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Symptoms Of Hiv In The Early Stage
HIV is a progressive disease which means that in most cases, it deteriorates as time goes on from the first infection. Some of the symptoms that come up in the early stages are mild, and in most cases, they can be mistaken for common diseases. Once the HIV gets entry into the body, most people will suffer from the short flu which in some cases can turn severe. The flu is the body’s natural way of responding to the intrusion of the virus, and it can be accompanied with other symptoms such as fever, fatigue, headache, skin rashes, sore throat and weight loss, which are discussed below.
How Long Does It Take To Show Symptoms Of Hiv
Some people notice flu-like symptoms 1-4 weeks after they’re first infected. They often only last a week or two. This stage is called acute or primary HIV infection.
Then, you may go for 10 years or more without further symptoms. This is called asymptomatic HIV infection. Even though you feel fine, the virus is still active in your body. And you can still give it to someone else.
Once HIV has seriously harmed your immune system, you’re at risk for diseases that a healthy body could fight off. In this stage, symptomatic HIV infection, you start to notice problems caused by those “opportunistic” infections.
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What Are The Symptoms Of Later Hiv
As HIV weakens someones immune system, they may experience signs of other illnesses:
- weight loss
- an increase in herpes or cold sore outbreaks
- swollen glands in the groin, neck or armpit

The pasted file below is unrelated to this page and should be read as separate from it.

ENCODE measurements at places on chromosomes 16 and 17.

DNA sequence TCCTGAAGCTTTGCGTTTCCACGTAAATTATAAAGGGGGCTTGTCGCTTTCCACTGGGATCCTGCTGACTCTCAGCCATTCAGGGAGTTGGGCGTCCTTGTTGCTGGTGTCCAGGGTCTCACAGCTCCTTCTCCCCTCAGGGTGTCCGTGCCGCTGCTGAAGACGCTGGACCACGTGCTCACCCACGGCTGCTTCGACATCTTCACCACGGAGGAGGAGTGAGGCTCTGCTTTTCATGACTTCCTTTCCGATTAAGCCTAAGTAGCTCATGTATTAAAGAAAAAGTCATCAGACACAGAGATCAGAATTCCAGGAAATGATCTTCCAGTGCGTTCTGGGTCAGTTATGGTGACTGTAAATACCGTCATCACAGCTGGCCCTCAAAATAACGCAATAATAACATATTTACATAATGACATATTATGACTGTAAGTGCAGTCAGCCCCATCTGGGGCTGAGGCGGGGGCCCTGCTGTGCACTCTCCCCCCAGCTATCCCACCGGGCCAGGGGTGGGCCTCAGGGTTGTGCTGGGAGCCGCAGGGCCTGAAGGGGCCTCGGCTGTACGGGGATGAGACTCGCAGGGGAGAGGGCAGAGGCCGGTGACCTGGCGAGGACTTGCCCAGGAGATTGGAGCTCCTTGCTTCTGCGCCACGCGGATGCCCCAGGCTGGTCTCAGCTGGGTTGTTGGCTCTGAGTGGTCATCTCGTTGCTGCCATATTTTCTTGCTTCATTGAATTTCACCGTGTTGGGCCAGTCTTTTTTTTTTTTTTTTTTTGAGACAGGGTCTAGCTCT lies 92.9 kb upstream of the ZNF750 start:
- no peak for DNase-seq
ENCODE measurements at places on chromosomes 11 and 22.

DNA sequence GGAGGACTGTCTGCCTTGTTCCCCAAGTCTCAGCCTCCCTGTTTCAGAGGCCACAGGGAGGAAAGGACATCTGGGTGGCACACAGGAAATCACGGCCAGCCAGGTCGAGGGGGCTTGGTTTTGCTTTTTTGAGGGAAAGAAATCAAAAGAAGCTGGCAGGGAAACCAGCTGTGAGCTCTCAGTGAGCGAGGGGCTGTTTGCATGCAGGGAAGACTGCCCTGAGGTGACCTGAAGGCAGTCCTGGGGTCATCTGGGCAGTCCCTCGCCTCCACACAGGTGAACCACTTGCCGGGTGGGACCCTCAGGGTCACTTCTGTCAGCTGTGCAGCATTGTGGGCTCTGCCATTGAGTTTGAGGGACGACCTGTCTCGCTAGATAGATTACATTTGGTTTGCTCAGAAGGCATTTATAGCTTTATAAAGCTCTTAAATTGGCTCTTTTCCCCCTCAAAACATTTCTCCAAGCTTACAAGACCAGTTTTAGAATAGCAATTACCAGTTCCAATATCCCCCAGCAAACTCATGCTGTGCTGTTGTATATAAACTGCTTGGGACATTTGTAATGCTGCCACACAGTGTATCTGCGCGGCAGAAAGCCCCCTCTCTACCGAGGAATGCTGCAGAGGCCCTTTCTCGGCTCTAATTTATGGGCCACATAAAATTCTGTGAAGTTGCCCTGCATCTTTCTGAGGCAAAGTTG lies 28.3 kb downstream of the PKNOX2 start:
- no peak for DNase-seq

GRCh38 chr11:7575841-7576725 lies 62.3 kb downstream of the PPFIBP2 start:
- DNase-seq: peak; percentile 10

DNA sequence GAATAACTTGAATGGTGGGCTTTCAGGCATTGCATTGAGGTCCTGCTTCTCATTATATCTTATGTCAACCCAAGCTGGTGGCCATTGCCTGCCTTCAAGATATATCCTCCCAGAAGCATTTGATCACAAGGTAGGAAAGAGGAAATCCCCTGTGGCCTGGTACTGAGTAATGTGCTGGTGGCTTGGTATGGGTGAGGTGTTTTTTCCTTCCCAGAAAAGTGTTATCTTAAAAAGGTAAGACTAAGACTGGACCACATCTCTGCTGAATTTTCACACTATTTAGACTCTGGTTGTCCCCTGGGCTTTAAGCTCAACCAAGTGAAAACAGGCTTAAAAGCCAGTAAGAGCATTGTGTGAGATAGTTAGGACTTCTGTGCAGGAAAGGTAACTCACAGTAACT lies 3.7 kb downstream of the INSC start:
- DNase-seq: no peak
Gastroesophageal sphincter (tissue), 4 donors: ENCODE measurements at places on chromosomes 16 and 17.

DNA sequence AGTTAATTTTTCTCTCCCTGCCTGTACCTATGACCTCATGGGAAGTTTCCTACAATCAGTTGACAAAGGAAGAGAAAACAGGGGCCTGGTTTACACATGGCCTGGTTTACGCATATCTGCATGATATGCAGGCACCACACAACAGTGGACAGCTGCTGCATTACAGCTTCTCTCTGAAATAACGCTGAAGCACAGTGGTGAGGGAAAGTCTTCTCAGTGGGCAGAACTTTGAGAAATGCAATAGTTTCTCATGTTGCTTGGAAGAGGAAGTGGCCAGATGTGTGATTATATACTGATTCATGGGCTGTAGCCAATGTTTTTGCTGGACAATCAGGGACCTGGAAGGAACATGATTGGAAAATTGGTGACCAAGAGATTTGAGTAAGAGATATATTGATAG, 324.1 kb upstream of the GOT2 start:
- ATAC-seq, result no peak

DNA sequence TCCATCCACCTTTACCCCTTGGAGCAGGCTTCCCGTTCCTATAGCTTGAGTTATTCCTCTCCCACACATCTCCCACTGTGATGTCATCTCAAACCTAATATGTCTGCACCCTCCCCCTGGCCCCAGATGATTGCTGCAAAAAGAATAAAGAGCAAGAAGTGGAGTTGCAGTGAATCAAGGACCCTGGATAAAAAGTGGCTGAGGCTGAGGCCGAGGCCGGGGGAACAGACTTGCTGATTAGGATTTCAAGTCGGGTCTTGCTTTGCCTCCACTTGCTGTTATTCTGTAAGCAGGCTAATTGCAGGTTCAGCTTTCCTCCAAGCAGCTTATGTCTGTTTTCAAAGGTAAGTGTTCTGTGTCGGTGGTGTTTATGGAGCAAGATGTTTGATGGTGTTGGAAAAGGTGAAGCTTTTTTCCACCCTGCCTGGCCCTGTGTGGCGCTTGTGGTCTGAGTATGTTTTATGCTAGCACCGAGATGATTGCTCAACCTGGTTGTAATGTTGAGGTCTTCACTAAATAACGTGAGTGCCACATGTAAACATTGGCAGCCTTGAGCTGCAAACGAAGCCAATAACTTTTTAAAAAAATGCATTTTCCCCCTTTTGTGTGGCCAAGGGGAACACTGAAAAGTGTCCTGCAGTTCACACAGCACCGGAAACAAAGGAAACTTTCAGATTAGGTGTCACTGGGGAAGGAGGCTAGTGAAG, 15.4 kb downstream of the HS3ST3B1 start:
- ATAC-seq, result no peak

- long-lasting diarrhoea
But remember: people who dont have HIV can also get any of these they can be the signs of other illnesses.
A weakened immune system may leave someone more open to serious infections such as:
What Tests Can Show That I Have Acute Hiv Infection
When HIV enters your body, it moves inside white blood cells called CD4 lymphocytes. HIV takes over the CD4 cells and makes billions of virus pieces each day. The virus pieces spread through your body.
Your body tries to defend itself against HIV by making the following:
Special cells called macrophages and natural killer T-cells. These cells help you to get rid of some of the virus pieces. If antibodies against HIV show up in your blood, you know your body is trying to protect you from the HIV infection you have picked up. However, it’s usually several months before your body makes enough antibodies to measure.
So at the time you have acute HIV syndrome, you probably won’t have enough HIV antibodies in your blood to measure, and this test can’t give you a diagnosis.
However, when you have acute HIV syndrome, you do have a high level of HIV RNA in your blood. A test can measure the amount of HIV RNA in your blood. This test tells your doctor that you’re feeling sick because you have acute HIV syndrome.